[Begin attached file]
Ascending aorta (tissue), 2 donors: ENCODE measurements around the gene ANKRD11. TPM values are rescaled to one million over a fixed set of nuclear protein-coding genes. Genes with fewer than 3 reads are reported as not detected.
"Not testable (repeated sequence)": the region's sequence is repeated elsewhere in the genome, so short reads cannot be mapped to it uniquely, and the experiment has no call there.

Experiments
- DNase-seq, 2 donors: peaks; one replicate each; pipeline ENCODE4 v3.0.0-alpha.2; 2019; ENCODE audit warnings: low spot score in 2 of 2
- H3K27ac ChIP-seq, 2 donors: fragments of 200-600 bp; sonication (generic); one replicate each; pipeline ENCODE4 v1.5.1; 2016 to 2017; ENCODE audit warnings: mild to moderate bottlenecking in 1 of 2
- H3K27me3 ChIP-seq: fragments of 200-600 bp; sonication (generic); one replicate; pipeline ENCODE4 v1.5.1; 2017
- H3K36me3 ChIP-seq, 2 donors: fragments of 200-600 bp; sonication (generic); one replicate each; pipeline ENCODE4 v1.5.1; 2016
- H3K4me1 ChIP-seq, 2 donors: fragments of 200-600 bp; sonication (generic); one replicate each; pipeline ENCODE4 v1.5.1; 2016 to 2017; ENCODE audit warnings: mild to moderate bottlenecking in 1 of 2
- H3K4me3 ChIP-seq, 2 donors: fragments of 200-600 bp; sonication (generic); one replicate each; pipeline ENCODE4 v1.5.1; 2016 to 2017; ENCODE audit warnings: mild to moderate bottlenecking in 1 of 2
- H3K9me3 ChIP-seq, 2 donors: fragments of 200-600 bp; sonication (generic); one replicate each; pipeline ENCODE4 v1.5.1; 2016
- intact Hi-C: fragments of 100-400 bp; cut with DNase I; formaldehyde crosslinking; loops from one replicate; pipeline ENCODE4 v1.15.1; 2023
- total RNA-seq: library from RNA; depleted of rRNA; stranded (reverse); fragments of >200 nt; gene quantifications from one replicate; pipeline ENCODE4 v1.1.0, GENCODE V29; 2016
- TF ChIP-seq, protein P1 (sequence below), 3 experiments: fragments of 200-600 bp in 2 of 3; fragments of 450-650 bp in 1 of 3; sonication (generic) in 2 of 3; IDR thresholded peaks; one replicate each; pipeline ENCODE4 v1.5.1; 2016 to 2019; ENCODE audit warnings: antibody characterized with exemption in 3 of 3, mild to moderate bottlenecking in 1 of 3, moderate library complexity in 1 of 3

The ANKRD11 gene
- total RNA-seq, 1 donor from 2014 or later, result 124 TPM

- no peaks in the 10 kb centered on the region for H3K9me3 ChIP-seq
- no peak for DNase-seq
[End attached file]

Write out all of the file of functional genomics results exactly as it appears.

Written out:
Ascending aorta (tissue), 2 donors: ENCODE measurements around the gene ANKRD11. TPM values are rescaled to one million over a fixed set of nuclear protein-coding genes. Genes with fewer than 3 reads are reported as not detected.
"Not testable (repeated sequence)": the region's sequence is repeated elsewhere in the genome, so short reads cannot be mapped to it uniquely, and the experiment has no call there.

Experiments
- DNase-seq, 2 donors: peaks; one replicate each; pipeline ENCODE4 v3.0.0-alpha.2; 2019; ENCODE audit warnings: low spot score in 2 of 2
- H3K27ac ChIP-seq, 2 donors: fragments of 200-600 bp; sonication (generic); one replicate each; pipeline ENCODE4 v1.5.1; 2016 to 2017; ENCODE audit warnings: mild to moderate bottlenecking in 1 of 2
- H3K27me3 ChIP-seq: fragments of 200-600 bp; sonication (generic); one replicate; pipeline ENCODE4 v1.5.1; 2017
- H3K36me3 ChIP-seq, 2 donors: fragments of 200-600 bp; sonication (generic); one replicate each; pipeline ENCODE4 v1.5.1; 2016
- H3K4me1 ChIP-seq, 2 donors: fragments of 200-600 bp; sonication (generic); one replicate each; pipeline ENCODE4 v1.5.1; 2016 to 2017; ENCODE audit warnings: mild to moderate bottlenecking in 1 of 2
- H3K4me3 ChIP-seq, 2 donors: fragments of 200-600 bp; sonication (generic); one replicate each; pipeline ENCODE4 v1.5.1; 2016 to 2017; ENCODE audit warnings: mild to moderate bottlenecking in 1 of 2
- H3K9me3 ChIP-seq, 2 donors: fragments of 200-600 bp; sonication (generic); one replicate each; pipeline ENCODE4 v1.5.1; 2016
- intact Hi-C: fragments of 100-400 bp; cut with DNase I; formaldehyde crosslinking; loops from one replicate; pipeline ENCODE4 v1.15.1; 2023
- total RNA-seq: library from RNA; depleted of rRNA; stranded (reverse); fragments of >200 nt; gene quantifications from one replicate; pipeline ENCODE4 v1.1.0, GENCODE V29; 2016
- TF ChIP-seq, protein P1 (sequence below), 3 experiments: fragments of 200-600 bp in 2 of 3; fragments of 450-650 bp in 1 of 3; sonication (generic) in 2 of 3; IDR thresholded peaks; one replicate each; pipeline ENCODE4 v1.5.1; 2016 to 2019; ENCODE audit warnings: antibody characterized with exemption in 3 of 3, mild to moderate bottlenecking in 1 of 3, moderate library complexity in 1 of 3

The ANKRD11 gene
- total RNA-seq, 1 donor from 2014 or later, result 124 TPM

- no peaks in the 10 kb centered on the region for H3K9me3 ChIP-seq
- no peak for DNase-seq